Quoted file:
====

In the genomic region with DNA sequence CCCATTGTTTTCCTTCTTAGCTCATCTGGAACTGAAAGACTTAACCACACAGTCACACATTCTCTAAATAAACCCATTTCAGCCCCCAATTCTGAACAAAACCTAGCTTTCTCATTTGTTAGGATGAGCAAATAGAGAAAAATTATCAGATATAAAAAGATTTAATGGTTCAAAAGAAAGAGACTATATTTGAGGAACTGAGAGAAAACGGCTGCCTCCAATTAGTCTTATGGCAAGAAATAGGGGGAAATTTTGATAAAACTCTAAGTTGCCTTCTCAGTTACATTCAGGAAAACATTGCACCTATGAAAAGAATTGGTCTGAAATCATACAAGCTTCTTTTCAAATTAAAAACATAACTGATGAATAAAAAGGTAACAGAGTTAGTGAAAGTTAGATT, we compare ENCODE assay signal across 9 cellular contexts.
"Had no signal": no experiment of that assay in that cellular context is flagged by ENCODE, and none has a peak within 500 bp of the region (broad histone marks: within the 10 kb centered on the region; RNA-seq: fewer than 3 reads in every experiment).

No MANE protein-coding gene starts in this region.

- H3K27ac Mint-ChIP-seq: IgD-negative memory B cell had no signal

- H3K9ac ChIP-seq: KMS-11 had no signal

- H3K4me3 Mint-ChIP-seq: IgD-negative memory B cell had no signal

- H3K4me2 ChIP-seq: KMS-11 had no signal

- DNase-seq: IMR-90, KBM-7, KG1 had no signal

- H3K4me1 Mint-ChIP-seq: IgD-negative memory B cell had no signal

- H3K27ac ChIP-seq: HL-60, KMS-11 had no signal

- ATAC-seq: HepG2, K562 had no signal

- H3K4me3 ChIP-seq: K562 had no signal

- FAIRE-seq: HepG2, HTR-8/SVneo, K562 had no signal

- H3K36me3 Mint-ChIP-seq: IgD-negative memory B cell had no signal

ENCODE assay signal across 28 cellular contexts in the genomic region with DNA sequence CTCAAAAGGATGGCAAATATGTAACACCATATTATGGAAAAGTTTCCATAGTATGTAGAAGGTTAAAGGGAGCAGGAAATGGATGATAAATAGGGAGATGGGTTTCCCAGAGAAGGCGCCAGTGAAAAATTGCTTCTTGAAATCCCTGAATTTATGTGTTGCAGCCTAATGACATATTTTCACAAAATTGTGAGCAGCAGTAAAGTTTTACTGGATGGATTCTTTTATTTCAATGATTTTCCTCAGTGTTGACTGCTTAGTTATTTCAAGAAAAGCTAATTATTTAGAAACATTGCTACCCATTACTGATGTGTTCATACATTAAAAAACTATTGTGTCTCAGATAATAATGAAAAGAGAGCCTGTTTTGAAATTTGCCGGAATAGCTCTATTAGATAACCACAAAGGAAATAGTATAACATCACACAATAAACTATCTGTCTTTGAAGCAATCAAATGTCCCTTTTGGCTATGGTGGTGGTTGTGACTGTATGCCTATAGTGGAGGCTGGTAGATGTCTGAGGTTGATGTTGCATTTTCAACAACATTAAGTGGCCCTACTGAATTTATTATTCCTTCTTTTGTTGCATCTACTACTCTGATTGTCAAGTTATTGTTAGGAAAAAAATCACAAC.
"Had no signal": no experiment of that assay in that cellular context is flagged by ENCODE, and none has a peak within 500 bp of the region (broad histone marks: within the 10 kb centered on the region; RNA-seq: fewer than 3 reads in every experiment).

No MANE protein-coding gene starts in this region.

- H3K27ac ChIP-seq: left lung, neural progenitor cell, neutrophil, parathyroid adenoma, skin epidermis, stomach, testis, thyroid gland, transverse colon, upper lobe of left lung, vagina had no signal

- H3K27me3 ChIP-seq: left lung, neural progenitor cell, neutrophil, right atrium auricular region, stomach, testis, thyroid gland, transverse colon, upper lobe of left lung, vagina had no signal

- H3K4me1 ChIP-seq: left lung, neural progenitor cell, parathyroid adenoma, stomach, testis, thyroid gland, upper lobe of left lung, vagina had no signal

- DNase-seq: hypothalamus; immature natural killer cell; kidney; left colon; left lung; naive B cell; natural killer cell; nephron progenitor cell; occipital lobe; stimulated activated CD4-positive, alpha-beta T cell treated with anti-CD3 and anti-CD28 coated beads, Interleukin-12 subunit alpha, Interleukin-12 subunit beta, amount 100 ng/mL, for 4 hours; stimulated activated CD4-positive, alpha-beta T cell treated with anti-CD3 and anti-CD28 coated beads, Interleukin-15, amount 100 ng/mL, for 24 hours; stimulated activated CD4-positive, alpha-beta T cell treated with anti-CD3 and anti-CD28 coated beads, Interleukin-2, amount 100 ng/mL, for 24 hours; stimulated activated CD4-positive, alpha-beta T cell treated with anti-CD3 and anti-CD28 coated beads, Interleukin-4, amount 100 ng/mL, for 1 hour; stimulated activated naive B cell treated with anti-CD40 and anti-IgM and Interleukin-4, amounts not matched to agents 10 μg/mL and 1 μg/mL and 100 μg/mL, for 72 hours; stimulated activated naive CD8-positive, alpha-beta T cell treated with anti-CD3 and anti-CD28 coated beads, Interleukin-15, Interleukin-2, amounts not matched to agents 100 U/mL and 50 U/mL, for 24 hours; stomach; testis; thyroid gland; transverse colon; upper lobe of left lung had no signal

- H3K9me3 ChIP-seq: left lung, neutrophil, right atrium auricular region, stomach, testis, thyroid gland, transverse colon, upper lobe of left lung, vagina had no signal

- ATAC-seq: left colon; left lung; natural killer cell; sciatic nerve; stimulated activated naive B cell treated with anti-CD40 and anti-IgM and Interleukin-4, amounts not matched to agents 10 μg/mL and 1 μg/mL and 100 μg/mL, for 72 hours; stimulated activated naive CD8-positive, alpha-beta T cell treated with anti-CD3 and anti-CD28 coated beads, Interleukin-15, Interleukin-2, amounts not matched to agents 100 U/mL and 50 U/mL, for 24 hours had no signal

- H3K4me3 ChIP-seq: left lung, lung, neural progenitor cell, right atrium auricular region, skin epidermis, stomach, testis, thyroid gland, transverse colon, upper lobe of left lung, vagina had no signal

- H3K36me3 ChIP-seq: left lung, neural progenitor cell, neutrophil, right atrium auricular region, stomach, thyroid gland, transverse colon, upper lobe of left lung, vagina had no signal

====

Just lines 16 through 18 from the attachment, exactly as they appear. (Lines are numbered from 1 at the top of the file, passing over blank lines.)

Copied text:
"Had no signal": no experiment of that assay in that cellular context is flagged by ENCODE, and none has a peak within 500 bp of the region (broad histone marks: within the 10 kb centered on the region; RNA-seq: fewer than 3 reads in every experiment).

No MANE protein-coding gene starts in this region.

- H3K27ac ChIP-seq: left lung, neural progenitor cell, neutrophil, parathyroid adenoma, skin epidermis, stomach, testis, thyroid gland, transverse colon, upper lobe of left lung, vagina had no signal